Coherent waves can have different amplitudes

interference describes the superposition of two or more waves of any kind (i.e. sound, light, matter waves, etc.) according to the superposition principle (i.e. by adding the amplitudes, not the intensities). The waves cancel each other out, so one speaks of destructive interference. If the amplitudes increase, one speaks of constructive interference. This is shown using the example of sinusoidal waves of the same frequency with the same phase or phase shifted by 180 ° in the figure on the right. The pattern of points of constructive and destructive interference is called Interference pattern designated. A well-known example is the striped pattern behind a double-gap arrangement. The occurrence of interference in the physical experiment is considered to be evidence of the wave nature of the radiation being investigated. In a double slit experiment, for example, an interference pattern can also be observed when the light (photons) are replaced by electrons. Here one speaks of matter waves.

The word "interference" is just like the English "interference", from the old French "s'entreferir" (hit each other) derived[1]. This old French word is derived from the Latin prefix "inter" (between) and the verb "ferire", (beat) composed.


Physical effects based on interference

Beating and standing wave

If you superimpose two waves with unequal but close frequencies f1 and f2, the beating results in a pattern as shown in the first figure on the right (lower graph). A fast oscillation develops (frequency ffast = (f1 + f2)/2), which is amplitude modulated with a slow frequency (frequency fBeat = (f1 - f2)/2).

To tune musical instruments, you can change the corresponding setting until you no longer perceive a beat together with a reference tone (e.g. from a tuning fork). The measurement of beat signals can also be used to measure frequencies that are otherwise too high (for the measuring device). However, this requires a signal source that supplies signals with a very stable and precise frequency.

The interference of two waves of the same frequency but with opposite directions of propagation leads to a standing wave, also known as a standing wave.


The wave field that arises from the interference of two (or more) arbitrary waves can only be stable over time if these waves have a (temporally) fixed phase relationship with one another. This is e.g. B. given when the waves come from the same source. One then speaks of coherent waves. If the waves are not monochromatic, i.e. consist of a whole series of frequency components, a coherence time is defined, which describes how the waves can be maximally shifted against each other in order to still generate a stable interference pattern. This coherence time (or the coherence length derived from it) is an important measure for physical light sources.

Double slit test

A well-known experiment that illustrates the effect of interference is the double slit experiment (Thomas Young, 1802). A diaphragm consisting of two narrow (the order of magnitude of a wavelength) columns is set up in an electron or light beam. Behind it is a detector or a screen on which the electrons or photons are detected. If a gap is covered, a light stripe appears on the screen when illuminated, as expected. If both gaps are released, not only two strips of light appear, but several. The strip spacing is inversely proportional to the spacing of the column. Interference and diffraction lead to the fact that the waves of light are superimposed as described above and thus form an arrangement of light and dark stripes. The double-slit experiment is discussed again below in the section on interference in quantum mechanics.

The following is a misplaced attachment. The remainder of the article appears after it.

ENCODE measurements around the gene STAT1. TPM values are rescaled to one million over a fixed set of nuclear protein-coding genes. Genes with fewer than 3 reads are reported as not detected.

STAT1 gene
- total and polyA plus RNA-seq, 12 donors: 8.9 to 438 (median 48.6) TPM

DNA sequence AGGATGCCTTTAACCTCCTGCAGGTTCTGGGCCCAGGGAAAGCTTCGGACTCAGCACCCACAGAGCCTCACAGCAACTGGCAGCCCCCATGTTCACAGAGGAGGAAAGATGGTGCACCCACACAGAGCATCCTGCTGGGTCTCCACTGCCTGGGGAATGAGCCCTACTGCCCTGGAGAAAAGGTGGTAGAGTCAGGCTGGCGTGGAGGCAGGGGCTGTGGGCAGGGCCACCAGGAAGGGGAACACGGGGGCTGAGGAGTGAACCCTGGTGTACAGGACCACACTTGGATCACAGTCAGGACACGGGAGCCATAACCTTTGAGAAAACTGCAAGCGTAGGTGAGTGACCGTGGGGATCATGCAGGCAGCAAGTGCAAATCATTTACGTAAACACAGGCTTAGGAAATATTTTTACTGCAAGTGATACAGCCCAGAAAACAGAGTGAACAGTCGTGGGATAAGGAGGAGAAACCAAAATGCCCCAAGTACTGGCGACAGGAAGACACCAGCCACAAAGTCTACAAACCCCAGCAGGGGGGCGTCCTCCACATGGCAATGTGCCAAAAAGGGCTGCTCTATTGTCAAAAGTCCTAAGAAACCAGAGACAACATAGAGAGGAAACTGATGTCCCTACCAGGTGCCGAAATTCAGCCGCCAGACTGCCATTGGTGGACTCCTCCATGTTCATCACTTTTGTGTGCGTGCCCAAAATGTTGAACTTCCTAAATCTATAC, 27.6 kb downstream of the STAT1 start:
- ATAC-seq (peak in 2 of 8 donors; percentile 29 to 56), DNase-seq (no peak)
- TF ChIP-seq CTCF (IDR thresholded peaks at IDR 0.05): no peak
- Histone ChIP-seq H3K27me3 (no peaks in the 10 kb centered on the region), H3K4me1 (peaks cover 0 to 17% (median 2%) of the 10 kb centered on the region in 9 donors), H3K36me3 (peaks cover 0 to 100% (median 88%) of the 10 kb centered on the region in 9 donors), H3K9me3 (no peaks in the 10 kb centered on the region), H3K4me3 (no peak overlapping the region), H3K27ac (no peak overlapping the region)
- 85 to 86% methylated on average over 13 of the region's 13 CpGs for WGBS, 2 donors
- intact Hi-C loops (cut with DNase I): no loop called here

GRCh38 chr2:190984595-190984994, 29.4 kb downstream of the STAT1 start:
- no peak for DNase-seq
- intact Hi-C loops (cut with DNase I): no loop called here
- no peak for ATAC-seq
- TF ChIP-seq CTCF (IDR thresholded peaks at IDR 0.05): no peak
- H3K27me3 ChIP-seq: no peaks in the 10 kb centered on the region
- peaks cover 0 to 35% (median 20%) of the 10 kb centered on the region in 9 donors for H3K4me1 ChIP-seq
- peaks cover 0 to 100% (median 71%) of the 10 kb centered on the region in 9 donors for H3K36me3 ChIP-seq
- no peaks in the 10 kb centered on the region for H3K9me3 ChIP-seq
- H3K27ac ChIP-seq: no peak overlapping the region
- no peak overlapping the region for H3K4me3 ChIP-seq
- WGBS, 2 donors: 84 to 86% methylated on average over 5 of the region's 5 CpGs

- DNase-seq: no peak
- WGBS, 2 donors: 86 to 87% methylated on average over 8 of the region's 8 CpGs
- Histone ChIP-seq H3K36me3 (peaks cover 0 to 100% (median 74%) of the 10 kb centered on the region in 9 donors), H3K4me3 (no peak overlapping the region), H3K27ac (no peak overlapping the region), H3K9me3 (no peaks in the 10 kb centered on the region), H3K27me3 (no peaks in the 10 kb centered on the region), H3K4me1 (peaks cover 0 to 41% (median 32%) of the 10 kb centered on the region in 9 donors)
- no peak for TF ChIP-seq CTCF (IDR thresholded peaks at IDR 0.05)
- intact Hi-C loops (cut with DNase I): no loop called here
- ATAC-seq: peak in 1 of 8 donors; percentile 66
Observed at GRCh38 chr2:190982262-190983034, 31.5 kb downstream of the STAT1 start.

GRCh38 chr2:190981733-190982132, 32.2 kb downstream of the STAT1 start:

Interferometers are used in measurement technology. These use interference phenomena to measure lengths or phase shifts with a very high resolution. To do this, a (light) beam is split into two coherent parts, which are later superimposed again. The two rays lay different routes s1 and s2 back. If these differ by an integral multiple of the wavelength, constructive interference is obtained at the output of the interferometer. If they differ by half a wavelength (phase shift of 180 °), one obtains destructive interference. If you now set the interferometer first to constructive interference and then introduce an additional phase shift Δφ in one of the two arms, this can be determined via the intensity at the output of the interferometer.

There are different implementations of this principle: Mach-Zehnder interferometer, Michelson interferometer, Sagnac interferometer, etc.

Diffraction and resolving power of optical devices

When waves are diffracted at a slit, a wavefront hits a slit. According to Huygens' principle, new spherical waves emanate from all points along the gap and interfere behind them. This creates the typical diffraction pattern of a single slit (see figure on the right). The wider the slit and the smaller the wavelength, the narrower the diffraction pattern.

Every optical device contains an entry opening (e.g. opening or first lens of an objective or main mirror of a telescope). This can be modeled as a slit and its diffraction pattern limits the resolution of the device. This limitation is based on the fact that every optical device generates an image of this entrance slit in some way, which is given by the width of the diffraction pattern.

Interference colors

Interference colors can be observed on thin layers of optically transparent materials. They are created by superimposing the rays that are reflected on the surface of the layer and on the lower boundary surface.

In the picture on the right is ray 2 thrown back on the surface, ray 1 only after passing through the thin layer shown in blue. He kills you Δ = X0Y longer way back. Is Δ an odd multiple of half the wavelength λ, d. H.

Δ = (2n + 1) λ/ 2 for n = 0, 1, 2, ...

the rays are extinguished 1 and 2 out. The same laws apply as for interference at the double slit, just the other way around, since when ray 1 is reflected on the generally optically denser medium, a phase shift of half a wavelength occurs in the reflected ray. Beam 2 is reflected at the lower interface on the optically thinner medium, so that no phase jump occurs here. In the picture example it is blue light that interferes destructively. The light of other wavelengths is retained. If white light is radiated, it is reflected without any blue component. You can see yellow light, the complementary color to blue.